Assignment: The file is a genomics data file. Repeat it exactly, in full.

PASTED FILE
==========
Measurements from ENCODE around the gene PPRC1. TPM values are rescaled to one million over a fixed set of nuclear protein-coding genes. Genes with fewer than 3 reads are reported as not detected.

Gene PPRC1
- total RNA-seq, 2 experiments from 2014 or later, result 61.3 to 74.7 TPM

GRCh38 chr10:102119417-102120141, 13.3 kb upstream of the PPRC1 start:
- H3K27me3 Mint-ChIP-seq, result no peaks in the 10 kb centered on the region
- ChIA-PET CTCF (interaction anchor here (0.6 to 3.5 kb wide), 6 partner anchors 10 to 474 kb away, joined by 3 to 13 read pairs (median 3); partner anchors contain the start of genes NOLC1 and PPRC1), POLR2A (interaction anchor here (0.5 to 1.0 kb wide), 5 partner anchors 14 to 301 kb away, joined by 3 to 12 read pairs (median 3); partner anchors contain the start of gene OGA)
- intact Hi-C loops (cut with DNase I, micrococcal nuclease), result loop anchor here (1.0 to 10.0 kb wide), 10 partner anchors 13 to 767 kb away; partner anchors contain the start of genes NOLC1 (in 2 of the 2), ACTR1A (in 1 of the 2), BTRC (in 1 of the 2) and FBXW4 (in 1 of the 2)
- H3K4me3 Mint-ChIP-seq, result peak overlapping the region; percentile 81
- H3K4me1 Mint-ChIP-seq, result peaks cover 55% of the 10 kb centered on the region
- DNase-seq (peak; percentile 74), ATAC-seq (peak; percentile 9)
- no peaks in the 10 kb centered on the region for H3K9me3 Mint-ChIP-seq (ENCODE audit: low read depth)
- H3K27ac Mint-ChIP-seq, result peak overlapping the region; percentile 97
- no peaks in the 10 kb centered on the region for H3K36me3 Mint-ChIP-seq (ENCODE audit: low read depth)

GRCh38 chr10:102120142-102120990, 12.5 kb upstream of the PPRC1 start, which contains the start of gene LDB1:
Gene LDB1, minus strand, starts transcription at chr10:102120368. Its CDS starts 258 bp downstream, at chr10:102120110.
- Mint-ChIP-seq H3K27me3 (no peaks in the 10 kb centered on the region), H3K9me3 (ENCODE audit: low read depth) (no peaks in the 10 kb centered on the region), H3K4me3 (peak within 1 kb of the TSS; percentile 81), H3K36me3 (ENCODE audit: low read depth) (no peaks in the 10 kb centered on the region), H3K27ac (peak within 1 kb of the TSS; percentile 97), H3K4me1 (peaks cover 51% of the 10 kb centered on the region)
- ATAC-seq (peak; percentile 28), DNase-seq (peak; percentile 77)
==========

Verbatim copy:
Measurements from ENCODE around the gene PPRC1. TPM values are rescaled to one million over a fixed set of nuclear protein-coding genes. Genes with fewer than 3 reads are reported as not detected.

Gene PPRC1
- total RNA-seq, 2 experiments from 2014 or later, result 61.3 to 74.7 TPM

GRCh38 chr10:102119417-102120141, 13.3 kb upstream of the PPRC1 start:
- H3K27me3 Mint-ChIP-seq, result no peaks in the 10 kb centered on the region
- ChIA-PET CTCF (interaction anchor here (0.6 to 3.5 kb wide), 6 partner anchors 10 to 474 kb away, joined by 3 to 13 read pairs (median 3); partner anchors contain the start of genes NOLC1 and PPRC1), POLR2A (interaction anchor here (0.5 to 1.0 kb wide), 5 partner anchors 14 to 301 kb away, joined by 3 to 12 read pairs (median 3); partner anchors contain the start of gene OGA)
- intact Hi-C loops (cut with DNase I, micrococcal nuclease), result loop anchor here (1.0 to 10.0 kb wide), 10 partner anchors 13 to 767 kb away; partner anchors contain the start of genes NOLC1 (in 2 of the 2), ACTR1A (in 1 of the 2), BTRC (in 1 of the 2) and FBXW4 (in 1 of the 2)
- H3K4me3 Mint-ChIP-seq, result peak overlapping the region; percentile 81
- H3K4me1 Mint-ChIP-seq, result peaks cover 55% of the 10 kb centered on the region
- DNase-seq (peak; percentile 74), ATAC-seq (peak; percentile 9)
- no peaks in the 10 kb centered on the region for H3K9me3 Mint-ChIP-seq (ENCODE audit: low read depth)
- H3K27ac Mint-ChIP-seq, result peak overlapping the region; percentile 97
- no peaks in the 10 kb centered on the region for H3K36me3 Mint-ChIP-seq (ENCODE audit: low read depth)

GRCh38 chr10:102120142-102120990, 12.5 kb upstream of the PPRC1 start, which contains the start of gene LDB1:
Gene LDB1, minus strand, starts transcription at chr10:102120368. Its CDS starts 258 bp downstream, at chr10:102120110.
- Mint-ChIP-seq H3K27me3 (no peaks in the 10 kb centered on the region), H3K9me3 (ENCODE audit: low read depth) (no peaks in the 10 kb centered on the region), H3K4me3 (peak within 1 kb of the TSS; percentile 81), H3K36me3 (ENCODE audit: low read depth) (no peaks in the 10 kb centered on the region), H3K27ac (peak within 1 kb of the TSS; percentile 97), H3K4me1 (peaks cover 51% of the 10 kb centered on the region)
- ATAC-seq (peak; percentile 28), DNase-seq (peak; percentile 77)